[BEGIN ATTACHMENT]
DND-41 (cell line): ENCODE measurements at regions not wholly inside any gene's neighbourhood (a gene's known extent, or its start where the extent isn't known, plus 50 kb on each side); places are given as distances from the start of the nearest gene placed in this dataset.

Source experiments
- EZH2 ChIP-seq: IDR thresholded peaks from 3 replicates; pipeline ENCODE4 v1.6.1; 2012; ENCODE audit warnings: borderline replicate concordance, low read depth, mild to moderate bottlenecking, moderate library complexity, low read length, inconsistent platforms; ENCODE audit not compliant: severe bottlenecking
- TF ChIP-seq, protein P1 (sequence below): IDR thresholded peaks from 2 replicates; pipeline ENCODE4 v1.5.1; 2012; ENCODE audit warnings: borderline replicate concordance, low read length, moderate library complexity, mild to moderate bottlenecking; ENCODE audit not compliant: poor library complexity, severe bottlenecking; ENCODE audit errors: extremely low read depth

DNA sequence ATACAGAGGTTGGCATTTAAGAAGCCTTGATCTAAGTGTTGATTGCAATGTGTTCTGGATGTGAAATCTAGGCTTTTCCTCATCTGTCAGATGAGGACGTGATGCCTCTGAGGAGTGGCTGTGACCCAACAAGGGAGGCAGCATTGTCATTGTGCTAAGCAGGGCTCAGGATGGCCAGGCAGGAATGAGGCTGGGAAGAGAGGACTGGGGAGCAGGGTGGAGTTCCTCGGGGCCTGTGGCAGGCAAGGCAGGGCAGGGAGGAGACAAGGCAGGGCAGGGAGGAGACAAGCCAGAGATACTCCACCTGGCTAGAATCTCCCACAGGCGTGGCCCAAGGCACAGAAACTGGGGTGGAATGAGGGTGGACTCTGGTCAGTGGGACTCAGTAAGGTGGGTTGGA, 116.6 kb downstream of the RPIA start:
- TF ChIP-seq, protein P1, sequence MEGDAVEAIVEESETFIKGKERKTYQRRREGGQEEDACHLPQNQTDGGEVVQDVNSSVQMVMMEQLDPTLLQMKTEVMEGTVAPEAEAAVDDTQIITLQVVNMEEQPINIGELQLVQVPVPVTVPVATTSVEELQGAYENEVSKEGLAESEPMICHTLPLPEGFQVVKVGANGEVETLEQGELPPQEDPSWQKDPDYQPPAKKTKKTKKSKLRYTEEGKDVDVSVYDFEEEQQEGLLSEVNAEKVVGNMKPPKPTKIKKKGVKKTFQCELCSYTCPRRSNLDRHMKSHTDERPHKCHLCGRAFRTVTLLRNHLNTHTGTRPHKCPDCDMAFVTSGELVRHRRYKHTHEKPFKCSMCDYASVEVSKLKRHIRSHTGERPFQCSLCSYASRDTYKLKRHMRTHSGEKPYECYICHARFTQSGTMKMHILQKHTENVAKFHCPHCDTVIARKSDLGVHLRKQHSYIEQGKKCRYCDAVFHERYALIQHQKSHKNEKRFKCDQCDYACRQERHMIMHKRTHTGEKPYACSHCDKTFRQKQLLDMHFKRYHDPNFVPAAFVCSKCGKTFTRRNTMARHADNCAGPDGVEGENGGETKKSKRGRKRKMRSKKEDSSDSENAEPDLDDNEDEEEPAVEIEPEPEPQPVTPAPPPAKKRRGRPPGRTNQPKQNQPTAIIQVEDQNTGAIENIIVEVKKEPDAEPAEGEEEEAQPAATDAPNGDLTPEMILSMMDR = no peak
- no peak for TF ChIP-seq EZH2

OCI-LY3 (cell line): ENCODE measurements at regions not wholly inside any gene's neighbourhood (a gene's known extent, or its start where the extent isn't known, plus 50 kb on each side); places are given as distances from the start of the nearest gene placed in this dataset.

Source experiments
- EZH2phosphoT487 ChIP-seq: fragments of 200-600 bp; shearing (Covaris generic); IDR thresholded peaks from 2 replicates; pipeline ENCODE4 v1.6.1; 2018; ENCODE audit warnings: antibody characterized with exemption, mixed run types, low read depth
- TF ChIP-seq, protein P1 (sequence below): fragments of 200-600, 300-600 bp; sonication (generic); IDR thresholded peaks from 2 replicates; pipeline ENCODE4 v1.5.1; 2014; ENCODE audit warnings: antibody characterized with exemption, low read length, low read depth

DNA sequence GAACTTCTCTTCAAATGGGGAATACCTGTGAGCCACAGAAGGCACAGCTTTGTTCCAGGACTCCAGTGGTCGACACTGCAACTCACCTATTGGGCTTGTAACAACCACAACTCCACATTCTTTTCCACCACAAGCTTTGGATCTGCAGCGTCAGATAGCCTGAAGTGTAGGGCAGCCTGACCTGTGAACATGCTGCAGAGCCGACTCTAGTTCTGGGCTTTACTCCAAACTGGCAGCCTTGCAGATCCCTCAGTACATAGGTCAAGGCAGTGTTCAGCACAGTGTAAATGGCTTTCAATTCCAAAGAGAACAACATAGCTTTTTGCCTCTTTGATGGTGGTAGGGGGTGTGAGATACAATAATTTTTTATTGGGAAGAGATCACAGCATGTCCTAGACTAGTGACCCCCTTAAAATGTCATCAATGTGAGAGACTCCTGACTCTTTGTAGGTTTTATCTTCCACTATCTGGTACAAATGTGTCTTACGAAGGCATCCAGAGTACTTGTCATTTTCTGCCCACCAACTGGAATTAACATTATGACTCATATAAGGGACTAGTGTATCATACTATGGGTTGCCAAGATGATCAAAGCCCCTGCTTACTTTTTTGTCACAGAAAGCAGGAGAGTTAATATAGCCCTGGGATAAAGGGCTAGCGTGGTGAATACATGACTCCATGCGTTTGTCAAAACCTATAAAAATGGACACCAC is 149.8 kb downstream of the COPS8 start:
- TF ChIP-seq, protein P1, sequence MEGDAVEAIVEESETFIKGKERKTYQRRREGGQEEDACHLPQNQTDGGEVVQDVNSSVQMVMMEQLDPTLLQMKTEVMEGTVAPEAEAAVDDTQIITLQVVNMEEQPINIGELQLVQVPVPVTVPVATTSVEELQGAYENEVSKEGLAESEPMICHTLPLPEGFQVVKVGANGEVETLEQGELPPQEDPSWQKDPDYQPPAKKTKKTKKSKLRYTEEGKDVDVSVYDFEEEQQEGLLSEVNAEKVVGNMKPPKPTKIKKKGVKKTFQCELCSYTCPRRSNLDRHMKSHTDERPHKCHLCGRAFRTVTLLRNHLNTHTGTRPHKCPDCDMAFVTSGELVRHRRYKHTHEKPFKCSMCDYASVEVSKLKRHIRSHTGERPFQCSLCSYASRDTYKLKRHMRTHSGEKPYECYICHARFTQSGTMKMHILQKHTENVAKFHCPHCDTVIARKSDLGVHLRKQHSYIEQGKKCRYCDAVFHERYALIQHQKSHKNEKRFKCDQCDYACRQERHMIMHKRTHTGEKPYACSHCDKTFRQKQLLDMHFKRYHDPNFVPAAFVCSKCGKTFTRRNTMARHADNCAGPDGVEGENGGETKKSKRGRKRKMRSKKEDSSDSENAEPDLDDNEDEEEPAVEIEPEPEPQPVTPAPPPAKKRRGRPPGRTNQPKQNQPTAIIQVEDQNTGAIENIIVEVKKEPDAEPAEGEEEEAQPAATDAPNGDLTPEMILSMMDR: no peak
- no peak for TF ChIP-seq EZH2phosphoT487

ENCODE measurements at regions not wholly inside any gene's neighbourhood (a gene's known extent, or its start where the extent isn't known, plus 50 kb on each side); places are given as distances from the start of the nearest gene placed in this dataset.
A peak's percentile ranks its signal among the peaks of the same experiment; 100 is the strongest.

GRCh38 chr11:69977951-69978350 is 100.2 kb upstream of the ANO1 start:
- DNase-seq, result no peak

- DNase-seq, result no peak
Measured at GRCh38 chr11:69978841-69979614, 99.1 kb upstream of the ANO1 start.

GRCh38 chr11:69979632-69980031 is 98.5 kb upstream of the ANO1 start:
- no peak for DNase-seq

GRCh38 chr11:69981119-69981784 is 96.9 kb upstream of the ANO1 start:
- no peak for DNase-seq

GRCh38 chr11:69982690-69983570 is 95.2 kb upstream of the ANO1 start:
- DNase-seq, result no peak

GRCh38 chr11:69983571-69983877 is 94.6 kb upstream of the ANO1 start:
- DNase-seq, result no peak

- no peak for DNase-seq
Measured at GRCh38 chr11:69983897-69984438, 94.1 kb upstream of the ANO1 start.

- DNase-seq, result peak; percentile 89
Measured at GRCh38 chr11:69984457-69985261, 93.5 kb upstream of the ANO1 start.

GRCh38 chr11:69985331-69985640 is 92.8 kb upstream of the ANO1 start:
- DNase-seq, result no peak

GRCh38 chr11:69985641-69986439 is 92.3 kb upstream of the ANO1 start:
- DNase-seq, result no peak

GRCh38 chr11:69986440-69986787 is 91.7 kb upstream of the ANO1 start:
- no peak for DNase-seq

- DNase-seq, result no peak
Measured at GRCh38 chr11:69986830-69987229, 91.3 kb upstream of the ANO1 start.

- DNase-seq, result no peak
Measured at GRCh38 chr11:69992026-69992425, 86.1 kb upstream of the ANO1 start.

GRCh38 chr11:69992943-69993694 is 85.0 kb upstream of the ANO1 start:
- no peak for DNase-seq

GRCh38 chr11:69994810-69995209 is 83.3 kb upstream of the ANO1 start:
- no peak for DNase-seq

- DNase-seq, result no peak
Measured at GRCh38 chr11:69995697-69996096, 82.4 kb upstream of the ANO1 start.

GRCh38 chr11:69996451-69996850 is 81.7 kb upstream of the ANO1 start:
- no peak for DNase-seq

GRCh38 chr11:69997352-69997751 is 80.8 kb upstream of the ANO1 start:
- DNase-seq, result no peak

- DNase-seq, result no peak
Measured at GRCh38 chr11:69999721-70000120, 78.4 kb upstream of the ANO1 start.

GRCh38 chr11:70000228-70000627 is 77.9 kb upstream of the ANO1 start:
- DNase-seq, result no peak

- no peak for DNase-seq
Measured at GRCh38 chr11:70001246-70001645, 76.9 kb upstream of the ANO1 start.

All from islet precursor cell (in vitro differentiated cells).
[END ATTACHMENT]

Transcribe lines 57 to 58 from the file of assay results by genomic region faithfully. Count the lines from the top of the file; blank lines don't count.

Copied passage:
- no peak for DNase-seq
Measured at GRCh38 chr11:70001246-70001645, 76.9 kb upstream of the ANO1 start.